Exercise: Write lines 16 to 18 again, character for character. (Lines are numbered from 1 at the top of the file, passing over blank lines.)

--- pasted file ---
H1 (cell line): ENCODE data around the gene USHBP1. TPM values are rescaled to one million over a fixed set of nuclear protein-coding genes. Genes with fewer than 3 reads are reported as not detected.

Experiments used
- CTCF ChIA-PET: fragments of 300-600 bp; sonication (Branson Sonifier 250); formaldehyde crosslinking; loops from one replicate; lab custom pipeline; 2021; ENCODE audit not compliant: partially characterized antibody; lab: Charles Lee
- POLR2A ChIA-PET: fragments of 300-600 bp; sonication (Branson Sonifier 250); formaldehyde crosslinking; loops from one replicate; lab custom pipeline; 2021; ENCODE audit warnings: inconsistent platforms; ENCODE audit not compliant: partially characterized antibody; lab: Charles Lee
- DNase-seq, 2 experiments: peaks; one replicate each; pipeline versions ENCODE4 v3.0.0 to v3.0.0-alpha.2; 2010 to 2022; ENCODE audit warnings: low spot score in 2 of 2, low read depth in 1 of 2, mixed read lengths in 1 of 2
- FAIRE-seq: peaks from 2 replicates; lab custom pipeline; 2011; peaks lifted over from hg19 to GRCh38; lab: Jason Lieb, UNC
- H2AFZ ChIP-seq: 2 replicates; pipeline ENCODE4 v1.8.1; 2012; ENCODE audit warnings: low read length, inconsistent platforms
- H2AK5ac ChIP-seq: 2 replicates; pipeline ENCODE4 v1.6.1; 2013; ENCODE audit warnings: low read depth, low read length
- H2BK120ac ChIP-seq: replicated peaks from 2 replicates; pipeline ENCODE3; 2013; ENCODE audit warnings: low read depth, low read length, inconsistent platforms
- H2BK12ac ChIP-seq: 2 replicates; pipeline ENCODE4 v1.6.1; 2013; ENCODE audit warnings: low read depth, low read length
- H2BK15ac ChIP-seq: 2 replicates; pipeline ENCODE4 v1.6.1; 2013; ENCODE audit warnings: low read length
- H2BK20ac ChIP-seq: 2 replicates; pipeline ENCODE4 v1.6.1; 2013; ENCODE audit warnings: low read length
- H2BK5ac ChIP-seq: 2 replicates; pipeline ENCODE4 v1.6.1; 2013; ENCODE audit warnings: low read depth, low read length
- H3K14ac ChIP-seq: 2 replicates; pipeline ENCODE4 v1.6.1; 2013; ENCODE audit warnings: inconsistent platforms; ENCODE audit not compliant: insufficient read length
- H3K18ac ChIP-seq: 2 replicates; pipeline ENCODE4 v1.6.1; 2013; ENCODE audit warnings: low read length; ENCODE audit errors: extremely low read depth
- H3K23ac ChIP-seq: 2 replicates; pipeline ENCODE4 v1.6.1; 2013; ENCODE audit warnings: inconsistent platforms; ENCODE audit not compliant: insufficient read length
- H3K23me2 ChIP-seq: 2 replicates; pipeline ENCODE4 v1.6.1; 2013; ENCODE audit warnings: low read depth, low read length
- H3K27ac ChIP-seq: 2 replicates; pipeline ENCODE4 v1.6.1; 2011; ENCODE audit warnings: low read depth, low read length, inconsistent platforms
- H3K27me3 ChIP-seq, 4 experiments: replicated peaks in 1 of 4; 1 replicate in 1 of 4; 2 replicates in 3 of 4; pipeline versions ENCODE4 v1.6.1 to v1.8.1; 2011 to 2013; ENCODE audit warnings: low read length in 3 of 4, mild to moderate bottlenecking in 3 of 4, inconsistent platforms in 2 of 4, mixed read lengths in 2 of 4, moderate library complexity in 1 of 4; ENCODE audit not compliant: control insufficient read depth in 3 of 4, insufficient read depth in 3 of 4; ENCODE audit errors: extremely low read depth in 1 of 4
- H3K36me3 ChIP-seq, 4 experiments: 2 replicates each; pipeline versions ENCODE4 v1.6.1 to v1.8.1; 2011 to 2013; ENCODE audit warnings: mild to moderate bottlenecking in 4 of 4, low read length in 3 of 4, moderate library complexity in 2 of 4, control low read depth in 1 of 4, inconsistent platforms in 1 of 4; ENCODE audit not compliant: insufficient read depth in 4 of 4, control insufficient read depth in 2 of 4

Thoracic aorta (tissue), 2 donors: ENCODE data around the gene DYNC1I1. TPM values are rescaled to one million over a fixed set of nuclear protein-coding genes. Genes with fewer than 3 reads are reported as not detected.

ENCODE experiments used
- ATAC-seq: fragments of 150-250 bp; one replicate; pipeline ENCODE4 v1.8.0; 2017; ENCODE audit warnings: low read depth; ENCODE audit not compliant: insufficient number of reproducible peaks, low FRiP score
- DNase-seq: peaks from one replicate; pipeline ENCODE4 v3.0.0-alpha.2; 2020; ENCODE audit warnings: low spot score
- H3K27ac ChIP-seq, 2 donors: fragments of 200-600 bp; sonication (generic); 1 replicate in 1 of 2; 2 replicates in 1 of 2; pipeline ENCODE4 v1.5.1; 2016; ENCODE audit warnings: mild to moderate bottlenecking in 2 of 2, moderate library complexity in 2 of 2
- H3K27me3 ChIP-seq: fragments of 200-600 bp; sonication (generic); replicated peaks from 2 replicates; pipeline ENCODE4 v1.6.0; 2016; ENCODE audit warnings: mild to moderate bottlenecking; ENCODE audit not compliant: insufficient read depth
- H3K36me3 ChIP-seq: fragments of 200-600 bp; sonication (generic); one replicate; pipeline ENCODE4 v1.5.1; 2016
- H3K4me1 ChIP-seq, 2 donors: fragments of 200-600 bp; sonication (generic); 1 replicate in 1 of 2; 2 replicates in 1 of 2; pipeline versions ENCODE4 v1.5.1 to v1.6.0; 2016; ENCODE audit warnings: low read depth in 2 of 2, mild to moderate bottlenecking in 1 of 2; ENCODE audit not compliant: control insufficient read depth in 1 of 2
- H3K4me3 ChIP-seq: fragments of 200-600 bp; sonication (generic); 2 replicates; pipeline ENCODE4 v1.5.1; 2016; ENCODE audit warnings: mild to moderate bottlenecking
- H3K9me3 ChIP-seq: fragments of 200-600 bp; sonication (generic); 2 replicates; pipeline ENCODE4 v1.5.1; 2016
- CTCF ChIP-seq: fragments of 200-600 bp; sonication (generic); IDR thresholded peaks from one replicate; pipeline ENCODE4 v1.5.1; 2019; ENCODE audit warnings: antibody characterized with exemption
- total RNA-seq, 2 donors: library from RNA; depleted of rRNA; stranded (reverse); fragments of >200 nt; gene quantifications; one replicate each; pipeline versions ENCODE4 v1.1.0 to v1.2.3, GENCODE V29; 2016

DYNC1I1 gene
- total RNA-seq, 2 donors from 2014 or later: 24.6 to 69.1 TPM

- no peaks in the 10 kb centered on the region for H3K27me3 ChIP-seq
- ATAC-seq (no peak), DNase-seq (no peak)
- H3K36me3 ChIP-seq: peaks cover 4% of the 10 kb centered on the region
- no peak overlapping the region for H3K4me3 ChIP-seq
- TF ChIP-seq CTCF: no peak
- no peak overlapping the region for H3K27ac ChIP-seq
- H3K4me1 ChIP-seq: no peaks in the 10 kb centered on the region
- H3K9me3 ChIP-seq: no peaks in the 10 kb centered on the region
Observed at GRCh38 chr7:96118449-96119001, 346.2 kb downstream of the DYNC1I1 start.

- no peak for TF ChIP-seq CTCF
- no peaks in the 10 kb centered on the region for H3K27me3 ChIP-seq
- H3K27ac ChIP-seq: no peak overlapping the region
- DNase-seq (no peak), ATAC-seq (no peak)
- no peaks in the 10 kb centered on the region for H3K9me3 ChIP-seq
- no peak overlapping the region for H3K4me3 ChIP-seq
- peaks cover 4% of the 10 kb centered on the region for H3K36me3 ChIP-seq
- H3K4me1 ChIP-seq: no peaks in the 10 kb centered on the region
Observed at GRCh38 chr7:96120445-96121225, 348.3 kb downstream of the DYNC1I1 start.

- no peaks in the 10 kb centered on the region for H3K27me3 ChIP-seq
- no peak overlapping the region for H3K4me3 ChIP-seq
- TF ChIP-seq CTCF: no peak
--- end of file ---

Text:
- H3K23ac ChIP-seq: 2 replicates; pipeline ENCODE4 v1.6.1; 2013; ENCODE audit warnings: inconsistent platforms; ENCODE audit not compliant: insufficient read length
- H3K23me2 ChIP-seq: 2 replicates; pipeline ENCODE4 v1.6.1; 2013; ENCODE audit warnings: low read depth, low read length
- H3K27ac ChIP-seq: 2 replicates; pipeline ENCODE4 v1.6.1; 2011; ENCODE audit warnings: low read depth, low read length, inconsistent platforms